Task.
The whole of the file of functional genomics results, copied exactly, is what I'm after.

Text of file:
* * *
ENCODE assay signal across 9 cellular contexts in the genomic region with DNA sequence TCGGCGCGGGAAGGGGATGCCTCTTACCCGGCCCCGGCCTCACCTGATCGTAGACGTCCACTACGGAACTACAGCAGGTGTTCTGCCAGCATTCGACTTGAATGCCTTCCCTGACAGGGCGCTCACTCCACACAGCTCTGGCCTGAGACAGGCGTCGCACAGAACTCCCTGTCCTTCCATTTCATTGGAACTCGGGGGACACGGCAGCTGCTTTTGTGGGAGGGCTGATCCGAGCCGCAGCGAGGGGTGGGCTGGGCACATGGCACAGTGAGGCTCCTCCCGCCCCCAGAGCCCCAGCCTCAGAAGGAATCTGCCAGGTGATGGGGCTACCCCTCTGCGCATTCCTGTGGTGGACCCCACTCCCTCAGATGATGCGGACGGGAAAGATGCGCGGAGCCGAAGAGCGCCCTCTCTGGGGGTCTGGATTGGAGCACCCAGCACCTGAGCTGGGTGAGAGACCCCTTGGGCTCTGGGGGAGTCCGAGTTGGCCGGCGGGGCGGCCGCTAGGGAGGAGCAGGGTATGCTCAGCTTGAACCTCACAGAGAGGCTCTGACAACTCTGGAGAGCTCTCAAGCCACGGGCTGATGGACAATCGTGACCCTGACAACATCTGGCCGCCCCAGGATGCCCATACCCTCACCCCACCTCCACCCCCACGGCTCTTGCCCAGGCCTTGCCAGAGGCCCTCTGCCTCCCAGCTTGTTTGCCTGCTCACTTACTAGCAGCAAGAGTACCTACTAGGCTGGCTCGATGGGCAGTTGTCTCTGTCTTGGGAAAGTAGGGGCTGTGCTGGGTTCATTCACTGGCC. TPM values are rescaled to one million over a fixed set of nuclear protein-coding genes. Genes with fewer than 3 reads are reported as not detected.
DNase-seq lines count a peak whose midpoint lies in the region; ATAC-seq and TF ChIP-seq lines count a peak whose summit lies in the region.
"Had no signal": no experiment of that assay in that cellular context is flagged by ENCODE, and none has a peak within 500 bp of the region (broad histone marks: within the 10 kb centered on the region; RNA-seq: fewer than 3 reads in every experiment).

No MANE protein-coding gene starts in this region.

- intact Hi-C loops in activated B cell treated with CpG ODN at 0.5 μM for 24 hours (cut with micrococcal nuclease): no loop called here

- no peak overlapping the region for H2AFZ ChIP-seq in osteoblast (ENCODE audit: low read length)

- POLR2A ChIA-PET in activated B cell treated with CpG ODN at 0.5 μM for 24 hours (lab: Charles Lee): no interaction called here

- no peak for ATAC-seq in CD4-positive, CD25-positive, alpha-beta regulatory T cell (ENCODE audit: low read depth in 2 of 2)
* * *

ENCODE assay signal across 9 cellular contexts in the genomic region with DNA sequence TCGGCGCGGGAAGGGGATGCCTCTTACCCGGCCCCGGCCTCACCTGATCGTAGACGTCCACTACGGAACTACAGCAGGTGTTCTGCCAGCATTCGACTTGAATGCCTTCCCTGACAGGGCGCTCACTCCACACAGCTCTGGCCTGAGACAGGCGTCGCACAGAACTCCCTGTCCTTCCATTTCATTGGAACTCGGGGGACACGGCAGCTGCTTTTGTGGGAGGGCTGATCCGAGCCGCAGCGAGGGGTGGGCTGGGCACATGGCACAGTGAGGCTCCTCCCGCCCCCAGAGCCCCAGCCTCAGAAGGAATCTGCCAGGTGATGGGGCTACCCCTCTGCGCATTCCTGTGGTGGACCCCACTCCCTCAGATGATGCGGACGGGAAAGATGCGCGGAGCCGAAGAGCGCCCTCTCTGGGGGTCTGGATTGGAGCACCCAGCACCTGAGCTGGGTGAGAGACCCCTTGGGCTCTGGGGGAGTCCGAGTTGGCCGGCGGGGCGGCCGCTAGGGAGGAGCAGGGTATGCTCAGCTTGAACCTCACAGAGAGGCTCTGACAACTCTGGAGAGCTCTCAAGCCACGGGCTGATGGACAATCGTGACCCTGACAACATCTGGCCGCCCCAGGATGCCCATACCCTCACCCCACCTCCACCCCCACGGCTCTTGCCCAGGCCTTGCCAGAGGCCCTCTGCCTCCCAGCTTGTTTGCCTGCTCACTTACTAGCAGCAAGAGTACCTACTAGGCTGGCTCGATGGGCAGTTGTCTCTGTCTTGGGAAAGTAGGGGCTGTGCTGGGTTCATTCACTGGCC. TPM values are rescaled to one million over a fixed set of nuclear protein-coding genes. Genes with fewer than 3 reads are reported as not detected.
DNase-seq lines count a peak whose midpoint lies in the region; ATAC-seq and TF ChIP-seq lines count a peak whose summit lies in the region.
"Had no signal": no experiment of that assay in that cellular context is flagged by ENCODE, and none has a peak within 500 bp of the region (broad histone marks: within the 10 kb centered on the region; RNA-seq: fewer than 3 reads in every experiment).

No MANE protein-coding gene starts in this region.

- intact Hi-C loops in activated B cell treated with CpG ODN at 0.5 μM for 24 hours (cut with micrococcal nuclease): no loop called here

- no peak overlapping the region for H2AFZ ChIP-seq in osteoblast (ENCODE audit: low read length)

- POLR2A ChIA-PET in activated B cell treated with CpG ODN at 0.5 μM for 24 hours (lab: Charles Lee): no interaction called here

- no peak for ATAC-seq in CD4-positive, CD25-positive, alpha-beta regulatory T cell (ENCODE audit: low read depth in 2 of 2)